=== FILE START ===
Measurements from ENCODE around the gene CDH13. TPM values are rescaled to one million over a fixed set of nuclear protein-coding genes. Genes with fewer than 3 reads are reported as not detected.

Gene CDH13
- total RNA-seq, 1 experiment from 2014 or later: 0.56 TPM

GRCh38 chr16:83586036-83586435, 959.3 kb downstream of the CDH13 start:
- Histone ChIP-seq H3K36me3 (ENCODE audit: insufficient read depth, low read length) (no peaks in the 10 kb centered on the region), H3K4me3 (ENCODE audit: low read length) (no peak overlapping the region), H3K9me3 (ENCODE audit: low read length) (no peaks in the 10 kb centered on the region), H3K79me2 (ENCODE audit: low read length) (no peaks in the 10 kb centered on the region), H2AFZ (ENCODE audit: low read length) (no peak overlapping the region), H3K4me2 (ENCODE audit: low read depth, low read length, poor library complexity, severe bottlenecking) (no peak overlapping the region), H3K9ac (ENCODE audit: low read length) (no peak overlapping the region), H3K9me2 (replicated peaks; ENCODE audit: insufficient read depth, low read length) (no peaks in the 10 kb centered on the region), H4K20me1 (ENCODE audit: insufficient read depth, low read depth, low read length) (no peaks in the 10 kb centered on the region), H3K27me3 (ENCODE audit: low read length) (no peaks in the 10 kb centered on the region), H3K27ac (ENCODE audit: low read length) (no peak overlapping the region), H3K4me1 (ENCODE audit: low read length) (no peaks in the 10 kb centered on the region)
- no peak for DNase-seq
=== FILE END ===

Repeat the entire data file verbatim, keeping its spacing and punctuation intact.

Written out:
Measurements from ENCODE around the gene CDH13. TPM values are rescaled to one million over a fixed set of nuclear protein-coding genes. Genes with fewer than 3 reads are reported as not detected.

Gene CDH13
- total RNA-seq, 1 experiment from 2014 or later: 0.56 TPM

GRCh38 chr16:83586036-83586435, 959.3 kb downstream of the CDH13 start:
- Histone ChIP-seq H3K36me3 (ENCODE audit: insufficient read depth, low read length) (no peaks in the 10 kb centered on the region), H3K4me3 (ENCODE audit: low read length) (no peak overlapping the region), H3K9me3 (ENCODE audit: low read length) (no peaks in the 10 kb centered on the region), H3K79me2 (ENCODE audit: low read length) (no peaks in the 10 kb centered on the region), H2AFZ (ENCODE audit: low read length) (no peak overlapping the region), H3K4me2 (ENCODE audit: low read depth, low read length, poor library complexity, severe bottlenecking) (no peak overlapping the region), H3K9ac (ENCODE audit: low read length) (no peak overlapping the region), H3K9me2 (replicated peaks; ENCODE audit: insufficient read depth, low read length) (no peaks in the 10 kb centered on the region), H4K20me1 (ENCODE audit: insufficient read depth, low read depth, low read length) (no peaks in the 10 kb centered on the region), H3K27me3 (ENCODE audit: low read length) (no peaks in the 10 kb centered on the region), H3K27ac (ENCODE audit: low read length) (no peak overlapping the region), H3K4me1 (ENCODE audit: low read length) (no peaks in the 10 kb centered on the region)
- no peak for DNase-seq